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Selling a client's engagement ring?


#1

Hi All,

I’m wondering if anyone has advice about re-selling an engagement
ring. A client would like to sell a 1-carat diamond platinum ring,
and asked me the best way to go about it. I’m not at all familiar
with the options and am hoping someone can point me to the way(s) to
get the most for it. Thanks for any wisdom!

Best wishes from San Francisco,
Julia


#2

Stones arnt my field, but buying and selling is. Go downtown to the
most expensive jeweller and ask for a price for a ring and diamondof
that spec. Thats the buying price and your reference point. That same
jeweller will pay for such a ring between 50 and 60 % of the selling
price.

Thats what your bottom price will be and the minimum you should
accept for the ring.

If you have the bill of sale or reciept as proof of title, it will
be easier to sell.

If its a good client then what you do is an act of good will. If
there no one special you shouldnt waste your valuable time unless
your paid your normal hourly rate for doing the leg work for them.


#3
  1. Sell to pawn shop.
  2. Sell to manufacturing jeweler.

Problem is that both will not give the person near what he/she paid
for the ring. I had two people who worked for me in my previous life.
They became unengaged, even hatred could describe their trust for
each other. I explained to them the economics of selling jewelry:

The original selling jeweler gave them a letterhead letter giving
them a value of $16000 for the ring.

They paid $8000 for the ring (on sale).

I could buy the same setting and stones for $2000 and make the ring.
I told them that to me it was worth $2000 as that would be what I
would have to pay for the pieces. BTW, that is what I got for them
selling to a high end shop in a city nearby. The ring was beautiful.

John


#4

Hmmmm… never thought about this.

Suggest a 2nd hand jewellery store.
Put it in your store window and take a commission.
Take out the stone, sell it, then sell the platinum to a bullion
dealer.
Buy it yourself and remodel it.

Sure there are many other options too :slight_smile:

Regards Charles A.
P.S. If it’s a new client ask for ID.


#5
A client would like to sell a 1-carat diamond platinum ring, and
asked me the best way to go about it. 

I have a few of those myself, and I can assure you there is no easy
answer. But boy Julia, if you can ever crack it, you’ll be a
billionaire!

Her best situation would probably be to sell it to a friend or
acquaintance, she will be able to get more than just about any other
method, and her friend will get a better price than they otherwise
would. Another method might be to list it on Craig’s List or
something similar, but there is a risk of being conned and also the
very real possibility of being set up to be robbed. Still another
option might be to sell it through EBay or other on-line auction. A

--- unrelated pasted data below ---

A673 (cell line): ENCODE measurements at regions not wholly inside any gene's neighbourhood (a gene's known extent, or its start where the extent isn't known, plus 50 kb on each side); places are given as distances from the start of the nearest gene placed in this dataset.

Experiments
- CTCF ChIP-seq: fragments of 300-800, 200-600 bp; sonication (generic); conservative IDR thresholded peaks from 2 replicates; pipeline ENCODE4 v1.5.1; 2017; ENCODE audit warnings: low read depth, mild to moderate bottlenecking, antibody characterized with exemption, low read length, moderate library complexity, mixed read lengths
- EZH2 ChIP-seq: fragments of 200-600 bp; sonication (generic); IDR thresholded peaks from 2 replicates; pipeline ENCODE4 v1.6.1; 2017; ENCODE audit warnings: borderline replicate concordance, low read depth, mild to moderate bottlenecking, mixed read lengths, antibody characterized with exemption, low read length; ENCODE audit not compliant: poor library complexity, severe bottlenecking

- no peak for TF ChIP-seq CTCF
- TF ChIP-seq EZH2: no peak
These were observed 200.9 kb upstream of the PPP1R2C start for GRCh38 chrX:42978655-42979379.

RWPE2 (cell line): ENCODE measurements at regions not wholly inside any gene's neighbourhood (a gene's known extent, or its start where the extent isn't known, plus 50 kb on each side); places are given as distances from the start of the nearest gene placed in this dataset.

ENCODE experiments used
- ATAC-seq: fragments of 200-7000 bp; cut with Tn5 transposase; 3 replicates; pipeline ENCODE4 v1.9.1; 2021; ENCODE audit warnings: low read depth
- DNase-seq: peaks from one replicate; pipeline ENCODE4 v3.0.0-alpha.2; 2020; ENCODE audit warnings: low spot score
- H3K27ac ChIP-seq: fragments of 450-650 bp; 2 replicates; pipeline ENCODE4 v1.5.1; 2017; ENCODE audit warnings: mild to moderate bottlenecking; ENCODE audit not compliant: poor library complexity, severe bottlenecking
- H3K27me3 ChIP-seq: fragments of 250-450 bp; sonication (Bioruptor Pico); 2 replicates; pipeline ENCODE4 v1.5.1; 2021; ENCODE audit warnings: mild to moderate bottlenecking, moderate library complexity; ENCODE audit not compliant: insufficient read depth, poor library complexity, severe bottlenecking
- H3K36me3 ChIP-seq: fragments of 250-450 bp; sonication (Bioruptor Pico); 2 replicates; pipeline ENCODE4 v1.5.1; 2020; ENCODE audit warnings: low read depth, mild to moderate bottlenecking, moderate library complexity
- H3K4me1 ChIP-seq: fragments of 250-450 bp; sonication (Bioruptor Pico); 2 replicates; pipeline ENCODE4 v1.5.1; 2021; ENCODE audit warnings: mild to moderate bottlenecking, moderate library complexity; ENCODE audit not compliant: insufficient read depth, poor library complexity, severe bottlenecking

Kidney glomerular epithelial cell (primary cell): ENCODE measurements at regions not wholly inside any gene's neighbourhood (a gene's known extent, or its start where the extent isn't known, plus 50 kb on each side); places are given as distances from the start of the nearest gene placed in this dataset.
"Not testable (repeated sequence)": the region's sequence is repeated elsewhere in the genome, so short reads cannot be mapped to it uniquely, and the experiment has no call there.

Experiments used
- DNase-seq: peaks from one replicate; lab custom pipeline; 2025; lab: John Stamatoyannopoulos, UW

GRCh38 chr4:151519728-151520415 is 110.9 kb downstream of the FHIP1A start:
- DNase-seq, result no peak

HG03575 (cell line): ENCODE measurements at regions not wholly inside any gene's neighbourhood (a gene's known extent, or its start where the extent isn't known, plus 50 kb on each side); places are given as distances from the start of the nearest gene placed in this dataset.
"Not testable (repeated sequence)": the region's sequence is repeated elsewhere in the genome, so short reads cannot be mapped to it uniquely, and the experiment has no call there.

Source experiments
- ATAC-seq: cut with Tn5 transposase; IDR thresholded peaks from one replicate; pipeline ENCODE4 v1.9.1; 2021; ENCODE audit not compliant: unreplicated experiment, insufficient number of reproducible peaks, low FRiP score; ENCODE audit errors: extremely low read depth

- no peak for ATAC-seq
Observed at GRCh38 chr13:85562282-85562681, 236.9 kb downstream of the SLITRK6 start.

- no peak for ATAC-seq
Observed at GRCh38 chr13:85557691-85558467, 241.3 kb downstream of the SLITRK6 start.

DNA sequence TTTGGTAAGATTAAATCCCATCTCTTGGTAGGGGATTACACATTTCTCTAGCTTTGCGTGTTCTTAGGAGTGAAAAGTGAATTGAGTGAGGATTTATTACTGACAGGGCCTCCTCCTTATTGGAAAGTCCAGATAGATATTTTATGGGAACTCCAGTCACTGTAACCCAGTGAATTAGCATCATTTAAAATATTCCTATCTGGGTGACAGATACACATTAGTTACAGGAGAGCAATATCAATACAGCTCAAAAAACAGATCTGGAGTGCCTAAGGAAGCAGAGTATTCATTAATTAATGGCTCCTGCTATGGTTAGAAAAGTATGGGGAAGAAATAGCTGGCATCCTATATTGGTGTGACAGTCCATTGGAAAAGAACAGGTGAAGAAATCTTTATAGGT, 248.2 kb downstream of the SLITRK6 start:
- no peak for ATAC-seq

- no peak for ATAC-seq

few folks I know have done pretty well doing that, but it is not
without risk. Reams have been written about the scams and cons
directly targeted towards people like your friend that show up there
and in other similar on-line auctions, so I won’t go into them here.

A good option might be to sell it to a brick and mortar jeweler or
to a pawn shop. They’ll have cash so if speed is needed, that would
probably be the best (but maybe not the most profitable) way to go.
She might also try to sell it through an auction house. Leland Little
Auction and Estate Sales (llauctions.com) is near me in Hillsborough,
NC and they might be a good avenue. We do repair, evaluation and
appraisal work for them, and have found them to be extremely
professional, very honest, trustworthy and hardworking.

Any way she goes, your friend will be very lucky to get anywhere
near what she paid for it, let alone anywhere near what it might be
appraised for. Most folks in the trade of making “street buys” are
wanting to pay somewhere around 30% to 40% of RAP (Rapaport Report, a
trade pub that lists current wholesale prices being paid). With
mark-ups being what they are these days, that means somewhere around
20% to 40% of current retail (actual retail, not MSRP or ‘Retail
Replacement Appraised Value’ kind of retail - no one pays sticker
price anymore).

Some folks might give you a formula to use or something similar to
arrive at what a fair price might be. That’s all well and good, but
when it comes to liquidating a diamond, cash talks, everything else
walks. The only formula that really works is to pursue as many
different options as possible, and go with the one that is willing to
pay the most. Any pro (and most non-pro’s) will insist on seeing it
before making an offer, so if she wants to comparison shop, a bit of
driving might be involved - few will volunteer to go to her unless
it’s priced to sell fast. A lot depends on how fast she needs the
cash and how hard she is willing to work to make sure she’s going to
get the most.

Wish there was better news, but unfortunately right now it’s a
mighty tough and highly contested market. There are more people
selling jewelry than buying it, and those that are buying seem to be
aware of the softness of the retail market and the strength of the
buyer’s market they are in. It’s pretty similar to how the real
estate market is, there are a lot more desperate sellers than there
are eager buyers and money’s tight. Everybody’s looking for a deal,
no one’s paying retail.

Dave Phelps